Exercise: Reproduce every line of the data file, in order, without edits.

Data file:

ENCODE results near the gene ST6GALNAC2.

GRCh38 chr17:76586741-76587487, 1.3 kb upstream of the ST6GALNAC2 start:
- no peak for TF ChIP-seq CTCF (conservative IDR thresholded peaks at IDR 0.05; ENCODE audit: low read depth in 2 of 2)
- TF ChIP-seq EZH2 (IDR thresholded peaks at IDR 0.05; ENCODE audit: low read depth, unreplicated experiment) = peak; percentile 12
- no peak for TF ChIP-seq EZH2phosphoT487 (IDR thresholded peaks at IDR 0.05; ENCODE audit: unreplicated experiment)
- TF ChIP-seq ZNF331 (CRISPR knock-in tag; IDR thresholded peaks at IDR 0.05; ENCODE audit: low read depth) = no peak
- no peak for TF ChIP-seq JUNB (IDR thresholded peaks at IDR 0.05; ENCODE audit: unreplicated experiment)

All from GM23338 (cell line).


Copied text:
ENCODE results near the gene ST6GALNAC2.

GRCh38 chr17:76586741-76587487, 1.3 kb upstream of the ST6GALNAC2 start:
- no peak for TF ChIP-seq CTCF (conservative IDR thresholded peaks at IDR 0.05; ENCODE audit: low read depth in 2 of 2)
- TF ChIP-seq EZH2 (IDR thresholded peaks at IDR 0.05; ENCODE audit: low read depth, unreplicated experiment) = peak; percentile 12
- no peak for TF ChIP-seq EZH2phosphoT487 (IDR thresholded peaks at IDR 0.05; ENCODE audit: unreplicated experiment)
- TF ChIP-seq ZNF331 (CRISPR knock-in tag; IDR thresholded peaks at IDR 0.05; ENCODE audit: low read depth) = no peak
- no peak for TF ChIP-seq JUNB (IDR thresholded peaks at IDR 0.05; ENCODE audit: unreplicated experiment)

All from GM23338 (cell line).